When local populations claim compensation—for example, for being displaced or having their livelihoods compromised—they are often threatened by the police. This tends to happen especially when artisanal (small-scale) mining zones, which are beneficial to local communities, are either absent or confiscated.
How do you strategize against those threats? How do you survive?
In the Rural Women for Development Collective, we promote a gender analysis and action, including different ways that women can get involved and sit at the table—to have voice, be in the decision-making positions, and be the drivers of change.
As activists, we find a sense of safety and security through l’Initiative pour la Transparence dans les Industries Extractives (the Extractive Industries Transparency Initiative) a space for interactive discussion and exchange. We speak out, publish reports, and advocate for more citizen participation. We do a range of activities, such as monitoring cases of human rights violations in communities. We also raise awareness about alliance building amongst women, so that NGOs and local women can advocate for better mining policies at national, regional, and sub-regional levels. We work to build collective strategies against the marginalisation of women and their voices.
What impact did the WoMin-JASS Feminist Movement Building School have on you?
The WoMin-JASS Feminist Movement Building School allowed me to understand that feminism is not a fight against men, or a European concept. It’s a women’s movement, led by women, that fights against all forms of discrimination and inequity. For me, this means challenging the globalised system of patriarchy. It means recognising women as revolutionaries who can fight for their communities, and who can bring a new perspective on development that is close to nature and protects land and energy.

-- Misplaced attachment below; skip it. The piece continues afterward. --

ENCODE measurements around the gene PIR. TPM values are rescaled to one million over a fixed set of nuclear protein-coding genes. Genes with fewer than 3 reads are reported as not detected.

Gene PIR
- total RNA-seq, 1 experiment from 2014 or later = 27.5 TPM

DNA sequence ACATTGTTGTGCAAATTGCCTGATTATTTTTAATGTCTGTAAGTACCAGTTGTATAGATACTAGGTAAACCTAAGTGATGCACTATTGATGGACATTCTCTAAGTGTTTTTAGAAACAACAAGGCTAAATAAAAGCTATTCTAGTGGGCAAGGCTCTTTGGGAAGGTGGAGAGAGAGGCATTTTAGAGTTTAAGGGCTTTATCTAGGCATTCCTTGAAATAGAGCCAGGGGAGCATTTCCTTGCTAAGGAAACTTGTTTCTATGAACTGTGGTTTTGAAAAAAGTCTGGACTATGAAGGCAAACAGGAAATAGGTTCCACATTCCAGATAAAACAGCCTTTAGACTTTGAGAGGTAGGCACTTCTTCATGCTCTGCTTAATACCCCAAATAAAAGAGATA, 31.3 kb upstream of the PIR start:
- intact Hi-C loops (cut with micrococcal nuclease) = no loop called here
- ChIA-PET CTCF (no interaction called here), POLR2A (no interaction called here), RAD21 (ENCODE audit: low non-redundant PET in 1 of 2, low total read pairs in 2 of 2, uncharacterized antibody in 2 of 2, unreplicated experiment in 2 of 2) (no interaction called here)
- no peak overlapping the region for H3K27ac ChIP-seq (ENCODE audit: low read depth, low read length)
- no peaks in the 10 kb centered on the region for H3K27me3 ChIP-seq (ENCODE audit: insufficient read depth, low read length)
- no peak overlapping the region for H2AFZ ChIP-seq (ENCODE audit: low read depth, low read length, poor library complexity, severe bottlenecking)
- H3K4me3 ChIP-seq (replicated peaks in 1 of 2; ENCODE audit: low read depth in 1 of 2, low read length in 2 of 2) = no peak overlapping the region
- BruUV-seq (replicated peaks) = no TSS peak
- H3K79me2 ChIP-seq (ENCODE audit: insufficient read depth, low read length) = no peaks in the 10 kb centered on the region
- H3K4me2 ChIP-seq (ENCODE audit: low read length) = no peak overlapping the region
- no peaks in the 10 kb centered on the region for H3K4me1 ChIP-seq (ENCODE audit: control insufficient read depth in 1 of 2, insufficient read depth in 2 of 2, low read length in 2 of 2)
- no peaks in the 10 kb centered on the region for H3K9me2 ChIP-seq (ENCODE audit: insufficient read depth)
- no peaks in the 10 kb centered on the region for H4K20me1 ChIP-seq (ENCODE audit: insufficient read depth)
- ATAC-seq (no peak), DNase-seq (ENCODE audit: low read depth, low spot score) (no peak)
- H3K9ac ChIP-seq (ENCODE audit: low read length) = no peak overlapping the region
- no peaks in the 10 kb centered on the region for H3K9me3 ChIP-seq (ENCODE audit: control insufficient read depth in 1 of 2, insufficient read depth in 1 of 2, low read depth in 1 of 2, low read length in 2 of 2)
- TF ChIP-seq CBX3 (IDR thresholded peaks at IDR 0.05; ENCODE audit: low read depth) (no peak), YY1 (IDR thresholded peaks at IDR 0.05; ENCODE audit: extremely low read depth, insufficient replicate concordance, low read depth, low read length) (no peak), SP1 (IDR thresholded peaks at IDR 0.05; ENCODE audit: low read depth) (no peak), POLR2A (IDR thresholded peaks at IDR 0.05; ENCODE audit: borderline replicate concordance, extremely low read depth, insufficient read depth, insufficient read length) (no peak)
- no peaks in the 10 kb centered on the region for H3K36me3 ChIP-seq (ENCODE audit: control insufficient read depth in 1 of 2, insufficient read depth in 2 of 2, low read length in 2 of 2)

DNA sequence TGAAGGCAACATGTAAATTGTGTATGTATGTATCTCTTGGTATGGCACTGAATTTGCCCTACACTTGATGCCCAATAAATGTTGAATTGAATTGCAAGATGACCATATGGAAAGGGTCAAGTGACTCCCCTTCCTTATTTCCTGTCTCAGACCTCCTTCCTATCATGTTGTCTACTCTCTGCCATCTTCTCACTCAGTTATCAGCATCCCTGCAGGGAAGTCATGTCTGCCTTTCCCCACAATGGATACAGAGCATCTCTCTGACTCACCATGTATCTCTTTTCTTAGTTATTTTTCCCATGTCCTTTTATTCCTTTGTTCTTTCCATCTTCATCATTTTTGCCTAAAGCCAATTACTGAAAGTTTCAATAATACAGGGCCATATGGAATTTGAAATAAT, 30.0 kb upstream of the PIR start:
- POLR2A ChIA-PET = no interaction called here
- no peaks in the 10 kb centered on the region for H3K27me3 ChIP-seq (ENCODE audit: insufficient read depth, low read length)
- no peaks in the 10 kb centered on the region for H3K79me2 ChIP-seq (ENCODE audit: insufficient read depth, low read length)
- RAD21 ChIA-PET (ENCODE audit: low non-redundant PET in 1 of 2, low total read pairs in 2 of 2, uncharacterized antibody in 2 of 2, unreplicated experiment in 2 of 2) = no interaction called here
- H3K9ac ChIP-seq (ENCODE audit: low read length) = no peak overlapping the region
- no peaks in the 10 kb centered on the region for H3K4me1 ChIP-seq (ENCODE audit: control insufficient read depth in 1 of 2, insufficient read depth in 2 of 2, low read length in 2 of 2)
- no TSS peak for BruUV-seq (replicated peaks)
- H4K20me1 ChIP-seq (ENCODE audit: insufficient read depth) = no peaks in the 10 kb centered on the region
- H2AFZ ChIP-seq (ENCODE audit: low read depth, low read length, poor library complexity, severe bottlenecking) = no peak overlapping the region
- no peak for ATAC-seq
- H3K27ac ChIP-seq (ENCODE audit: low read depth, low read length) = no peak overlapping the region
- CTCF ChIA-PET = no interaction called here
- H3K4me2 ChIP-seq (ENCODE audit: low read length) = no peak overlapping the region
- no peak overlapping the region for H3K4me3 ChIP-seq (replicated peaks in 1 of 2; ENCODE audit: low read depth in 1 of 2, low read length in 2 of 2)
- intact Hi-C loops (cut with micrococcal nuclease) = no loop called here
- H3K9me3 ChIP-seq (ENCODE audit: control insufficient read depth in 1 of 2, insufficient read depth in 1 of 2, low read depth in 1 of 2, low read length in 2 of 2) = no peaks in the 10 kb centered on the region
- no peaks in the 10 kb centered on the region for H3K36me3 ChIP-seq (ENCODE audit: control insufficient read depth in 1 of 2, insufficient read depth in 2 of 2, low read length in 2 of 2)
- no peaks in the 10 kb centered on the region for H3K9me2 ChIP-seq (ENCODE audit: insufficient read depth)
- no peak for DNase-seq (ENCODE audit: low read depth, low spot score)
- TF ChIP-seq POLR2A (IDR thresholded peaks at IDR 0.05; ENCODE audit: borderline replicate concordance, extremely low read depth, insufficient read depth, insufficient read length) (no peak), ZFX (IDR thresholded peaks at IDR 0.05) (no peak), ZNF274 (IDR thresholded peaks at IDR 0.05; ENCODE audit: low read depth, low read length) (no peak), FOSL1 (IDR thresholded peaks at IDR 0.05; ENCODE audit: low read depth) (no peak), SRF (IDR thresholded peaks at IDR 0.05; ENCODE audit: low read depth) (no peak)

At the school, we did an exercise called the “Master’s House.” It helped us see how patriarchy works, by building male domination into all aspects of social life and institutions. And because we women have grown up in this environment, we’ve come to absorb the ideologies ourselves! The question is how to tear it down and build an alternative house for ourselves and for our communities.
The school also broadened my understanding of power. I realized that, beyond the negative forms of power – for example, oppression – there are also positive forms. I learned about the power I have within myself, and the power I have with others to create change. Altogether, these experiences helped me realize that we need to work together through movements. They allowed me to understand the capacity and power I have to change the world.
What do you envision for the future?
I want to see a DRC without mining everywhere. A DRC with sustainable and transparent management of natural resources. A DRC with a strong local community compensation policy for damages caused by mining activities and forced removals. A DRC that doesn’t rely solely on forests, mining, and hydrocarbons for economic growth. A DRC where reforms are beneficial to the state and its population.
There’s a lot of work that needs to be done. For instance, we need more spaces for public consultation—within local communities and with NGOs—to assess the environmental impact of extractive industries on peoples’ lives. And to look at mitigation and rehabilitation plans that can be shared with community leaders and local authorities. We have to raise awareness on the risks and vulnerability faced by women in the mining sector—in the context of armed conflicts at the regional level—because this is a reality of life in DRC. And we need to define strategies to promote the active participation of women in the fight against extractive industries, so that we can develop more protection mechanisms for women – in our laws, policies, and institutions.
Picture description: Winnet Shamuyarira (left) and Aimée Espérance Matungulu Nduwa (Right)